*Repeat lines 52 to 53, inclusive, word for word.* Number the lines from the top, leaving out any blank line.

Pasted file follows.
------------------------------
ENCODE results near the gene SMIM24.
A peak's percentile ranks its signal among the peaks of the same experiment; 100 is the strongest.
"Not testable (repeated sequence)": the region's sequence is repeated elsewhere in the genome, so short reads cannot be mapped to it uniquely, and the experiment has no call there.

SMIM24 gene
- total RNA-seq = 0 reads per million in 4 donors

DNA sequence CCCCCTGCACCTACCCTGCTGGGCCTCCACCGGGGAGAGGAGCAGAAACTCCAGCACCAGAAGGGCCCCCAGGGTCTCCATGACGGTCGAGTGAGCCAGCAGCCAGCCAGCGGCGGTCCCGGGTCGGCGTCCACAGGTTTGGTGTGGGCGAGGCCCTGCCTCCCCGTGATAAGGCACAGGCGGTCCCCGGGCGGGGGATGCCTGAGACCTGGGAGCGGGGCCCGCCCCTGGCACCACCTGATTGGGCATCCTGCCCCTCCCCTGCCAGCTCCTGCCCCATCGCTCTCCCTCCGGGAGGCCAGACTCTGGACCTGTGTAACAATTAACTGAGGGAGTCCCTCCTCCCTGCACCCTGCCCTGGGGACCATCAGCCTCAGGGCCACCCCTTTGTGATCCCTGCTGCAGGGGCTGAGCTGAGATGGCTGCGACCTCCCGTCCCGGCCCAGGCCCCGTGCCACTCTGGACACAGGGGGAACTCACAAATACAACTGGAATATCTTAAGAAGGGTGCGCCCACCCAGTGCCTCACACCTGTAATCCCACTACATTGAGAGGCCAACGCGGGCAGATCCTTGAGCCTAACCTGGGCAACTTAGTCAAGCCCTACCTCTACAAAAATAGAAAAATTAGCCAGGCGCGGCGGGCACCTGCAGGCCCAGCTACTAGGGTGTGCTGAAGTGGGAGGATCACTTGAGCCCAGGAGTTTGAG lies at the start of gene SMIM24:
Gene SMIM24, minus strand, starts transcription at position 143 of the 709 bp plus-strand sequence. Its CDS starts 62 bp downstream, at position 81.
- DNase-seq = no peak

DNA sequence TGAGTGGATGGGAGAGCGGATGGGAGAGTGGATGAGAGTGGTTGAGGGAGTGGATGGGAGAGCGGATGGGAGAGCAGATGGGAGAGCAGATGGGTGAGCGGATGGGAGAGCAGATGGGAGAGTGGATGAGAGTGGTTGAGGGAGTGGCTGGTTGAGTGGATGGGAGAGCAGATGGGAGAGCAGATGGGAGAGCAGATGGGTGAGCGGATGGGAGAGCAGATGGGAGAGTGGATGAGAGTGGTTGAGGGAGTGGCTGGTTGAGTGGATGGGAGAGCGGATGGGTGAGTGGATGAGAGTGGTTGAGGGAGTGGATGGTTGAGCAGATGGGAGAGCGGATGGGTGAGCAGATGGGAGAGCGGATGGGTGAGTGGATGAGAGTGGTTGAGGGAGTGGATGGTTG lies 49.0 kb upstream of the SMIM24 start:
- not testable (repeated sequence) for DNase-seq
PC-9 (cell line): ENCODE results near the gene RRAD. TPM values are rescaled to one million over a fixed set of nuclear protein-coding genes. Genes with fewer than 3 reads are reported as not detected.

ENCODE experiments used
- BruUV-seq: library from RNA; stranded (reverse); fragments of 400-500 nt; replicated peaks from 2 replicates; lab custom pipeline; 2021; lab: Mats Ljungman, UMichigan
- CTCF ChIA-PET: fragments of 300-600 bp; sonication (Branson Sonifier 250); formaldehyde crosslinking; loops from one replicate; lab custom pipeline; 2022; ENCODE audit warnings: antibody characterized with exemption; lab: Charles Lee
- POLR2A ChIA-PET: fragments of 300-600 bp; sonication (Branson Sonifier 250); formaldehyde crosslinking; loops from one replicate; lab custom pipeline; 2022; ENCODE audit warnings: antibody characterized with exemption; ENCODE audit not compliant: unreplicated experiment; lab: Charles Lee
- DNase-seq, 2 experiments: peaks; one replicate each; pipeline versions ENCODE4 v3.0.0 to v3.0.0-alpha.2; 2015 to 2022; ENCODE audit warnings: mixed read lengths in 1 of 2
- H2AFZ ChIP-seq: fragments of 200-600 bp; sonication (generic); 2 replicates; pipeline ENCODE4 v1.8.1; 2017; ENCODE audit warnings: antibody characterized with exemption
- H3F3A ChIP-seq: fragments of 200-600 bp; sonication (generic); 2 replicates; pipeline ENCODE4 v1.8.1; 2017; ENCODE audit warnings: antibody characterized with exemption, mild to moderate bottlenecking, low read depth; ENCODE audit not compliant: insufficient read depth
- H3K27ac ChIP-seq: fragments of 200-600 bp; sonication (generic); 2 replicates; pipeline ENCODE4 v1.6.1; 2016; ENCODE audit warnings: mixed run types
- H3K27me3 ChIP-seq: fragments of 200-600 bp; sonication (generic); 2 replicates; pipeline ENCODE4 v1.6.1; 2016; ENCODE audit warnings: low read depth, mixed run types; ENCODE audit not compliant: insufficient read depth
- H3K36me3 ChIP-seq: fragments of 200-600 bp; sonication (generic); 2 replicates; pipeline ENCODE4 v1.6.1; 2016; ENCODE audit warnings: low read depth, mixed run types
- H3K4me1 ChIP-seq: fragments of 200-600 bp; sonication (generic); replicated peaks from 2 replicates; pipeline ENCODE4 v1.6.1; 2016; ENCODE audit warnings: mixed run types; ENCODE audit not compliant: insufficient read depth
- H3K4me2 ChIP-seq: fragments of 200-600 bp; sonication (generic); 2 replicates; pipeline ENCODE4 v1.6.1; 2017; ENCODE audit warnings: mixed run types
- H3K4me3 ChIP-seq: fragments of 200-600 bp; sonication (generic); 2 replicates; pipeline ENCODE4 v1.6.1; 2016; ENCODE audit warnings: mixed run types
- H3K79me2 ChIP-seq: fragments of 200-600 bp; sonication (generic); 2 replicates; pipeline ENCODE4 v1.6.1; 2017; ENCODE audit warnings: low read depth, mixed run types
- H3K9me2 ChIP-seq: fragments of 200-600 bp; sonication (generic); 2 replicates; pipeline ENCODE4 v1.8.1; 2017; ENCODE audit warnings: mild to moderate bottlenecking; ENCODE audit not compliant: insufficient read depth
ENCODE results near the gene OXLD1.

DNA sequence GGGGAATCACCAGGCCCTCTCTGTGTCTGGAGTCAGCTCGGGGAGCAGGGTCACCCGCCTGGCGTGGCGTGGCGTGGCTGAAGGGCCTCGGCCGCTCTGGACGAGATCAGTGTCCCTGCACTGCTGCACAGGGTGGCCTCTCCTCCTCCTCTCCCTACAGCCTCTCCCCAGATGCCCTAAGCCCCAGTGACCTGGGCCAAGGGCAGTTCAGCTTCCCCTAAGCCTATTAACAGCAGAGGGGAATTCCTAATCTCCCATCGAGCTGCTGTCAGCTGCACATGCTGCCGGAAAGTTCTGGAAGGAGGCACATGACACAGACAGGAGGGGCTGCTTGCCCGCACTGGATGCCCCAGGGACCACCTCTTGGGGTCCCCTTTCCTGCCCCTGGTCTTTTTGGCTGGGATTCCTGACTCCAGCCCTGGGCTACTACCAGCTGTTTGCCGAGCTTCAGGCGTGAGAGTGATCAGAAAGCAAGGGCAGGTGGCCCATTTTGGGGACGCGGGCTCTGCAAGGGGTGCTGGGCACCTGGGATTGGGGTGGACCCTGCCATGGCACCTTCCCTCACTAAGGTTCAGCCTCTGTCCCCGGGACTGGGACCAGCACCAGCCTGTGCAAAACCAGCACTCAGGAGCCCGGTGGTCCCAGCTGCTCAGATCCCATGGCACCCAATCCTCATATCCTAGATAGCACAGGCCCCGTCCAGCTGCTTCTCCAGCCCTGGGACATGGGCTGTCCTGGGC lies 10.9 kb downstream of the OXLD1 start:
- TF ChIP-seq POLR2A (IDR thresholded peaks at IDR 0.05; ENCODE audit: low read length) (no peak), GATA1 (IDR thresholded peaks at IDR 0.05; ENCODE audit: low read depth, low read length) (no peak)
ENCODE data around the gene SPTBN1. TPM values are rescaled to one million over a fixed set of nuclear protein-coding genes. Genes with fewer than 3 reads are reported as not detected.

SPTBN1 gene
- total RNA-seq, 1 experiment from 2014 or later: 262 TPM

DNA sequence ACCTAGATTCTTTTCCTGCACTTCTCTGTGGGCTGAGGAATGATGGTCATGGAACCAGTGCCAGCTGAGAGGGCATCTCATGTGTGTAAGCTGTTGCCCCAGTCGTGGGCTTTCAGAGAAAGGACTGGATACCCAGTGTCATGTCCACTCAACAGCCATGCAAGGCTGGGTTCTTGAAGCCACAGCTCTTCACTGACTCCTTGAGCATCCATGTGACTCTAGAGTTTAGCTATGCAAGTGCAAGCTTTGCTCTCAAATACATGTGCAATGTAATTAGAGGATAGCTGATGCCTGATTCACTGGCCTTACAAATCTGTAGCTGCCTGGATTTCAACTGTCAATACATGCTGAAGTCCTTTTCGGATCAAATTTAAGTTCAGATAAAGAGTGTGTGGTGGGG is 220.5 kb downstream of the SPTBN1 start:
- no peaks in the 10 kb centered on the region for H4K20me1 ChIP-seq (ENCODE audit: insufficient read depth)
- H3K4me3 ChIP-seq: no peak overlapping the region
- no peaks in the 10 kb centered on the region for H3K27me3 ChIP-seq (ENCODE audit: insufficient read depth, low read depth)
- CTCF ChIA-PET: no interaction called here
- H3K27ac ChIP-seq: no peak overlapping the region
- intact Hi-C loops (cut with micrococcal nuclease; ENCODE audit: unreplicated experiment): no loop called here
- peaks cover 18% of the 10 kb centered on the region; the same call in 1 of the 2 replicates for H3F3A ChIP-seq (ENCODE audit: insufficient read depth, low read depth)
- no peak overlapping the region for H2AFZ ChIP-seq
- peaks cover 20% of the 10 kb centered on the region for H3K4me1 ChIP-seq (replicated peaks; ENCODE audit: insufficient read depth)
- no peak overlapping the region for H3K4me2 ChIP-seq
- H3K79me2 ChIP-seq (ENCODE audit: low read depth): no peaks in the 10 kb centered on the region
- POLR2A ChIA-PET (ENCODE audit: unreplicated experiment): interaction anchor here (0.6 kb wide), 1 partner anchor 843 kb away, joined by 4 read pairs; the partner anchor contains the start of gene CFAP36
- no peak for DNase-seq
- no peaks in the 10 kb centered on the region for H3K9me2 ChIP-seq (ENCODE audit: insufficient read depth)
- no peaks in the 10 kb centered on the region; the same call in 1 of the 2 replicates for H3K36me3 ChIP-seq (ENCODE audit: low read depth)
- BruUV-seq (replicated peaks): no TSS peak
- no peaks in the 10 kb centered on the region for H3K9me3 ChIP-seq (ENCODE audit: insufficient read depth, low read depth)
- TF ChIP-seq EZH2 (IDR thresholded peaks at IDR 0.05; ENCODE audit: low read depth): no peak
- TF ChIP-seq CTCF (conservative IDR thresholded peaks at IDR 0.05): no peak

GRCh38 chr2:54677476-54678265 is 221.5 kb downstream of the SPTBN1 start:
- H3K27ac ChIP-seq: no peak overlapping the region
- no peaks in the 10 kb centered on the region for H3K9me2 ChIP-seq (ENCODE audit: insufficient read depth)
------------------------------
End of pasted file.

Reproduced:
- TF ChIP-seq CTCF (conservative IDR thresholded peaks at IDR 0.05): no peak

GRCh38 chr2:54677476-54678265 is 221.5 kb downstream of the SPTBN1 start: